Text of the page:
Most of us were taught as children that it’s not nice to show off. If you got a mega Christmas present or a trip to Disneyland, you weren’t supposed to go around shouting about it. It was a good rule which we all promptly forgot when Instagram was invented.

Bragging was the internet’s lifeblood in the mid 2010s. Your boyfriend got you nice Christmas presents? Tag Michael Kors. Good holiday? A sunset shot captioned: “Not the worst way to spend a Monday”. New relationships meant pictures of you kissing “this one <3”, a promotion meant a lengthy post on LinkedIn about your passion and drive, parenting meant sharing an album of your child who wanted to go as Martin Chuzzlewit for Year 3 Book Day while all the other kids wanted to be Elsa from Frozen.

I’m about to be a 31-year-old divorced single parent, I live in a moderately unattractive 1960s house and I buy all of my clothes from Zara. Most of the classic internet boasts really aren’t on the cards for me. But the one boast I do have just happens to be the one which remains social acceptable: the friend brag. And if I’m honest, I do get a smug thrill from the landscape of my friendships – my tight knit, bitchy, brilliant university friends, my collection of stand alone best mates I can call whenever I want to lose two hours, even the recent addition of some (shock horror) male friends.

I never feel more like I have my life together than when a load of funny, clever, slightly drunk people are sitting around my kitchen table eating and laughing. And whenever that happens, which is quite a lot, I slather it over the internet.

In the 2010s, as we slowly realised what an artifice social media is (I know, I know, not a revolutionary thought there), the brag, even the humble brag, became unpopular. These days it’s fashionable to be relatable while you show off a bit. Mention a row on the way to pick up the hire car alongside a picture of the sunset, talk about a tantrum next to a photo of your child’s artwork, acknowledge some major help from your families in the Instagram story where you pick up the keys to your new house.

Perhaps it’s because of the economic situation, or just fatigue at the falseness of watching other people’s highlights reels, but posting about your perfect life just isn’t cool anymore. In fact, pretty much the only thing that it’s still common – or even socially acceptable – to boast about, is your friendship group.

The perfect friendship group is the last true status symbol – one of the few things that we still feel able to boast about without compunction. But – given that finding really great female friends is just as hard to achieve and just as aspirational as a glittering career or a partner who writes poetry and brings you coffee every morning – when we post about our friendships, those posts should also come with a caveat.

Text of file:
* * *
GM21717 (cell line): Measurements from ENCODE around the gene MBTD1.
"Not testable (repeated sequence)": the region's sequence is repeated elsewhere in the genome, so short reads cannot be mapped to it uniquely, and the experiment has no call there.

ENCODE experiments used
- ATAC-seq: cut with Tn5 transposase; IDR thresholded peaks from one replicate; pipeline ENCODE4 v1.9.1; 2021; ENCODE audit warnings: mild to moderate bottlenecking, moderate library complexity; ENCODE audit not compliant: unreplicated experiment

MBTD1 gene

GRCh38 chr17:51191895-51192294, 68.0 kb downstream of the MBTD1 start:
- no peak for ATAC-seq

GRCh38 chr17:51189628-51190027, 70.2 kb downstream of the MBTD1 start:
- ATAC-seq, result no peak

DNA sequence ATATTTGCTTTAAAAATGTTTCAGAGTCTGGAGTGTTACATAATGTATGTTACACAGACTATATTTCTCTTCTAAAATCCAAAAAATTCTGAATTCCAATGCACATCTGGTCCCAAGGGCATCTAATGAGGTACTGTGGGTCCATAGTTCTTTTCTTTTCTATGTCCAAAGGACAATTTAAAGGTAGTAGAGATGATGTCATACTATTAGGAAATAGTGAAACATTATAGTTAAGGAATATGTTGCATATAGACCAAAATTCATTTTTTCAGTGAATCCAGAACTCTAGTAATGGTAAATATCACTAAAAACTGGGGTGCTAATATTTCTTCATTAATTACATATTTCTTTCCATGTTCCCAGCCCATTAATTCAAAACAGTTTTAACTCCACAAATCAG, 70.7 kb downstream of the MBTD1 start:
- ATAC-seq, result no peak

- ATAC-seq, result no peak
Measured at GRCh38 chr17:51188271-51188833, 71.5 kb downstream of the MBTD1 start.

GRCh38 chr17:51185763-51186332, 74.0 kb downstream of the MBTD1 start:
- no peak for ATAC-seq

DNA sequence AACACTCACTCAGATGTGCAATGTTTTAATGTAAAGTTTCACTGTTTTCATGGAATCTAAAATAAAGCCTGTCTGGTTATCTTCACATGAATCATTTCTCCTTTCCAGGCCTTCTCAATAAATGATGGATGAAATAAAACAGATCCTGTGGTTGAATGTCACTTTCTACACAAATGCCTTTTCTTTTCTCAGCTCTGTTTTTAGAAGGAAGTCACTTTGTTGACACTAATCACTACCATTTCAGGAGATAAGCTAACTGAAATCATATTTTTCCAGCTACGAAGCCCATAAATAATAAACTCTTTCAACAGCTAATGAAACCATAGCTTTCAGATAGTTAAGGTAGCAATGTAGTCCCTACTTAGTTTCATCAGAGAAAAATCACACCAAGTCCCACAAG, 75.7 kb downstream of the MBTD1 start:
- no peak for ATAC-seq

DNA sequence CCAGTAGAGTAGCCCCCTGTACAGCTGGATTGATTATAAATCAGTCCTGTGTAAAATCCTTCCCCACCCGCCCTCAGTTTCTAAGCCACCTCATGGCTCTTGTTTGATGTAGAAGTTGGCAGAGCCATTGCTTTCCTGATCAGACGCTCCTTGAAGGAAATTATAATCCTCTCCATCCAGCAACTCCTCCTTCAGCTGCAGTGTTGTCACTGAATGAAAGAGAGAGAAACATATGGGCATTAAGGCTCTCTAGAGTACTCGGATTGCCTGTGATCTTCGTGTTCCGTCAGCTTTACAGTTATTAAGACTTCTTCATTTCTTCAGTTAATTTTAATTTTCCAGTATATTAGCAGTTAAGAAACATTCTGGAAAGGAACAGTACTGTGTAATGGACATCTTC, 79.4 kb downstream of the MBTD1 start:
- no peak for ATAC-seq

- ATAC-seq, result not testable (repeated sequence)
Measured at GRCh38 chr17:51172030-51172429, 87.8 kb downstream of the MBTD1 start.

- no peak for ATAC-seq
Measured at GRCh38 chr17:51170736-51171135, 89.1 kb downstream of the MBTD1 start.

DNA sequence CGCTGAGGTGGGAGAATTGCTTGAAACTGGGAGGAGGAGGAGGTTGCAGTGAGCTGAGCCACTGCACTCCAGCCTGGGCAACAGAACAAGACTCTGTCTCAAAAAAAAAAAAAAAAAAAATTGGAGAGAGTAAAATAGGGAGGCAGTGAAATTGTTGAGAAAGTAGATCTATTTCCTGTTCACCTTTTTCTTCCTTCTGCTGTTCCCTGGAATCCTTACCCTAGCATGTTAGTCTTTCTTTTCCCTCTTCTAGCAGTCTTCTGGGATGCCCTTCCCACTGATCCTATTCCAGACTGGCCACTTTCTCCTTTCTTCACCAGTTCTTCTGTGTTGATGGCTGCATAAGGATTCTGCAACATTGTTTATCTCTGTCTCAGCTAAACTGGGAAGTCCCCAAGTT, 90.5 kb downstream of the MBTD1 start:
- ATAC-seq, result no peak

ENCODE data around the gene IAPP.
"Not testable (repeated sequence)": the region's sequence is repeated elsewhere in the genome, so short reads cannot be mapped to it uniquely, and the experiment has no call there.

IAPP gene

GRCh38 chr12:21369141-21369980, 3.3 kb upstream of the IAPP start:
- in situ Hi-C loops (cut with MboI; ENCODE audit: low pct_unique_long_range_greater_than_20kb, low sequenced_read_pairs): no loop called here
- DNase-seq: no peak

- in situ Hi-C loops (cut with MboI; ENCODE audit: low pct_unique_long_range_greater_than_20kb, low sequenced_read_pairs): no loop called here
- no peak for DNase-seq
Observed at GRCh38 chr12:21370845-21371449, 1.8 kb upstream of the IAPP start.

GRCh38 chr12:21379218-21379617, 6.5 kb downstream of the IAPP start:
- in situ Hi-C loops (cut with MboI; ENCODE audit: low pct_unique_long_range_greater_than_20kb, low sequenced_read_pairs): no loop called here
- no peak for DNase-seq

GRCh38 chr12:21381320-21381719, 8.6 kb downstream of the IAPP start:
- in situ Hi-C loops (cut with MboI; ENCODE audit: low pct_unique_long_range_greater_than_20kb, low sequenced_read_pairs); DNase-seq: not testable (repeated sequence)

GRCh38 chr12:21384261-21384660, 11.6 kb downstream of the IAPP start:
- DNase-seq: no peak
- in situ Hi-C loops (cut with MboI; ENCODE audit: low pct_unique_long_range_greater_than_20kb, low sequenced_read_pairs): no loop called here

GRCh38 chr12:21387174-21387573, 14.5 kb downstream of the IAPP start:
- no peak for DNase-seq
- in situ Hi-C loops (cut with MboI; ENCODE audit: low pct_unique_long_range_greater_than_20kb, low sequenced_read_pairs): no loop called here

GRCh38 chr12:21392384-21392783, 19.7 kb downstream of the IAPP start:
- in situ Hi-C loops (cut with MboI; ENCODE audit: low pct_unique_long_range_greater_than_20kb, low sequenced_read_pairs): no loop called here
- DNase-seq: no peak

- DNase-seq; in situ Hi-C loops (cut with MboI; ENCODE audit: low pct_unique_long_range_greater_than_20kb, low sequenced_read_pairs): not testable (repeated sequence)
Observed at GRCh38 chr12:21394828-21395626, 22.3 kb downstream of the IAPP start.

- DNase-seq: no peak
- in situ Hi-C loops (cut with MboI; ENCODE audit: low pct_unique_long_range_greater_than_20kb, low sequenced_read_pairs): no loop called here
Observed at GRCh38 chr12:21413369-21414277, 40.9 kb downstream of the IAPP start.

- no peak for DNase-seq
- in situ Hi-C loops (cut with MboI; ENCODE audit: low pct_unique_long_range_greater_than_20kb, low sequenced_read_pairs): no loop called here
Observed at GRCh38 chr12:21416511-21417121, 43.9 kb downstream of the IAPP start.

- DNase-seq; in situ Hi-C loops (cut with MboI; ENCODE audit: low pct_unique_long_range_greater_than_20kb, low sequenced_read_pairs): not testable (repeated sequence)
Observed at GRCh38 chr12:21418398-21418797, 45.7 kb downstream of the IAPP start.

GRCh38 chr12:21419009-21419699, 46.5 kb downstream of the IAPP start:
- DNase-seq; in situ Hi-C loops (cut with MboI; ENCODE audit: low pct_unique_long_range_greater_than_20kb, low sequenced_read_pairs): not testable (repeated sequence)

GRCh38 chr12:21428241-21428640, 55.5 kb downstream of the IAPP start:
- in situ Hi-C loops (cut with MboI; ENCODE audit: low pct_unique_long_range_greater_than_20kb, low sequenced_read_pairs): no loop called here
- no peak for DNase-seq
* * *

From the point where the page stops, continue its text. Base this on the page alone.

Last summer, new to South West London, I went to a local playgroup with my daughter, on a friend making mission. When I tried to join in with a group of mums, they looked at me like I was a local loon, rather than another person with a child the same age as theirs. And I will admit, I was a little bit outraged. How could they not want to get to know me? I’m fun, I’m funny, I have a cool job. I met Lin-Manuel Miranda and Phoebe Waller-Bridge in ONE NIGHT. But in mumland none of that seemed to matter, and it sent me into a total tailspin.

My lack of a close knit group of local mums to spend all day drinking lattes and laughing with made me feel like a Big Fat Failure. Suddenly I understood the enormous anxiety around female friendship, and how “Friendship Self Help” is becoming the next big genre of non-fiction.

Journalist Elizabeth Day has written a book titled Friendaholic (published this week), which serves as a guide to how to manage friendships. We know that what we spend our money on is the best indicator of what we value, and the sudden appearance of books about friendship just goes to prove how much we all seem to care about it. Once upon a time the Bridget Joneses of the world would read books about how to get a boyfriend. Now we’re willing to throw money at the problem of friendship.

It makes perfect sense – friendships are just as nourishing as relationships, just as important to our quality of life, and arguably harder to manage because we don’t have the same culture of consideration and assessment which we do for romantic relationships.

But the truth is that no book can teach you how to have friends, and having lots of good mates is as much a matter of luck as anything else. And, of course, as with all the things we see on the internet, the truth of having said friends is more nuanced than the pictures. Sure, I could cast a moderately compelling sitcom based on my friendships, but I also fall out with them intermittently, get anxious when they don’t reply to my messages, worry that they’ll forget my birthday and sometimes wonder if they like me as much as I love them.

Perfect, tight knit friendship groups without a moment of stress or strain only actually exist in sitcoms – and it’s time we properly accepted that too.

Rebecca Reid is an author and journalist

By admin